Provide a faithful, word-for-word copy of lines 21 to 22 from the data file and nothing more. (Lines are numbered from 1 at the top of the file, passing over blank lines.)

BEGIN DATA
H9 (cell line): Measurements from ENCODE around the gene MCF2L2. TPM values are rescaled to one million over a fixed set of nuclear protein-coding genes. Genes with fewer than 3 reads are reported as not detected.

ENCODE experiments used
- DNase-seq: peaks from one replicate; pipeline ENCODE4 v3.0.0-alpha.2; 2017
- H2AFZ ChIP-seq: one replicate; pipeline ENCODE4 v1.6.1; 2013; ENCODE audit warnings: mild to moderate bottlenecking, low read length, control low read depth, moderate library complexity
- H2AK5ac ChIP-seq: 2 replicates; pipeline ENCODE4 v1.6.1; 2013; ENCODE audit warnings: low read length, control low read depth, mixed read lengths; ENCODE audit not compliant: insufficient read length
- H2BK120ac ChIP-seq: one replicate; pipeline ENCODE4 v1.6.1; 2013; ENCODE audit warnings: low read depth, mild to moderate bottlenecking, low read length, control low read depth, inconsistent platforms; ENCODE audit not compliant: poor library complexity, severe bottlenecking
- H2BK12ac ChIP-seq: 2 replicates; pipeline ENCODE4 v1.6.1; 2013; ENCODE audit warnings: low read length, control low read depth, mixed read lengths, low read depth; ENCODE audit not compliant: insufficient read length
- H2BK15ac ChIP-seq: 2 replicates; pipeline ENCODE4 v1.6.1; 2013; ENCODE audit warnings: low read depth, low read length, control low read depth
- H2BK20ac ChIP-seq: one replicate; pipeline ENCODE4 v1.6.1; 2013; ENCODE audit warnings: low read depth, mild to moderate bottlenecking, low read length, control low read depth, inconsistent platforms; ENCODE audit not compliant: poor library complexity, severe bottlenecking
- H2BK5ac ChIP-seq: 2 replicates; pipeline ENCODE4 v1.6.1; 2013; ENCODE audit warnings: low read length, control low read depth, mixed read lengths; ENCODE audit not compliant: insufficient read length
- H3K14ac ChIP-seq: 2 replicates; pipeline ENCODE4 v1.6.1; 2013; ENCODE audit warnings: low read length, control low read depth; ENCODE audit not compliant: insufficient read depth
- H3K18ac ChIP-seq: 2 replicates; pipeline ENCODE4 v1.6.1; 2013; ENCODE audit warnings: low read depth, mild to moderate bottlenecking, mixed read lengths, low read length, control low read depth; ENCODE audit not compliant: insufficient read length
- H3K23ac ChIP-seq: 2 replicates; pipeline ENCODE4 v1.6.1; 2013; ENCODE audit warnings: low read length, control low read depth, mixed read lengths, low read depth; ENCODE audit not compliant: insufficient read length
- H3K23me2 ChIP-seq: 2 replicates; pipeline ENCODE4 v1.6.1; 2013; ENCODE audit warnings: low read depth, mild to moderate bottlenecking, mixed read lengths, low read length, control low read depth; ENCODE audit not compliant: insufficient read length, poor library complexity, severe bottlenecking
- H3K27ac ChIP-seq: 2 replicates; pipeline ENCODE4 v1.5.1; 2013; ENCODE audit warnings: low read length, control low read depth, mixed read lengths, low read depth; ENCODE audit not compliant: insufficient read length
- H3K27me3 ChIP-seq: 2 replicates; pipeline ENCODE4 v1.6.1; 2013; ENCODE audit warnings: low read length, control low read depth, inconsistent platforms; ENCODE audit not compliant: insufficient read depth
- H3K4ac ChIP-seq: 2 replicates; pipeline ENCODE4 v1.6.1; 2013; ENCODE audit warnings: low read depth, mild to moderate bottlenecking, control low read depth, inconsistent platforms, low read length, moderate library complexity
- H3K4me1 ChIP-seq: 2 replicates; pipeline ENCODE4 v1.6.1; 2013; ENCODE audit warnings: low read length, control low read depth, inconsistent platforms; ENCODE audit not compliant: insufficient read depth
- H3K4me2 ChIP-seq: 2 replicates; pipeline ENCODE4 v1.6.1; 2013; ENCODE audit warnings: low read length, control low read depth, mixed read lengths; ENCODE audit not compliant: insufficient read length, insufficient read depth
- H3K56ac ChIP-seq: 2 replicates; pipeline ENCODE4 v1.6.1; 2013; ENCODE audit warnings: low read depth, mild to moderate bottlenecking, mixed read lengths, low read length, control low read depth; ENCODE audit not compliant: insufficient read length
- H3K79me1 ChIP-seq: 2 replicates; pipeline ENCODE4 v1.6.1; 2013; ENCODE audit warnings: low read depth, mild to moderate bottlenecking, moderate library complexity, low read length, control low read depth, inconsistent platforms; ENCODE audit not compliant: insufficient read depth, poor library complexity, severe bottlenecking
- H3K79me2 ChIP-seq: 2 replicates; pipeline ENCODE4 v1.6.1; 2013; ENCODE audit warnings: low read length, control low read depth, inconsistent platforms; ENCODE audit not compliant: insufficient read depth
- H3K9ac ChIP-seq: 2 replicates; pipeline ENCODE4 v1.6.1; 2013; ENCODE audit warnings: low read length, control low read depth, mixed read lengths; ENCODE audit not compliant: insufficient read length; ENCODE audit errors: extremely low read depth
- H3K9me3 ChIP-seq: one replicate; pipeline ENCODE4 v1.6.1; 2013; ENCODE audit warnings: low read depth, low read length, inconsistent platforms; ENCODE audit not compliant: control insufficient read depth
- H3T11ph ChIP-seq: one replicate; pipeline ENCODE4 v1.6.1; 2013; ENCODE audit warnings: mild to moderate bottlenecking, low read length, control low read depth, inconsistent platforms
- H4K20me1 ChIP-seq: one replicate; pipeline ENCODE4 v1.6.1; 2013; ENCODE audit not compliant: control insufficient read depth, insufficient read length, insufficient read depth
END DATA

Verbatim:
- H3K79me1 ChIP-seq: 2 replicates; pipeline ENCODE4 v1.6.1; 2013; ENCODE audit warnings: low read depth, mild to moderate bottlenecking, moderate library complexity, low read length, control low read depth, inconsistent platforms; ENCODE audit not compliant: insufficient read depth, poor library complexity, severe bottlenecking
- H3K79me2 ChIP-seq: 2 replicates; pipeline ENCODE4 v1.6.1; 2013; ENCODE audit warnings: low read length, control low read depth, inconsistent platforms; ENCODE audit not compliant: insufficient read depth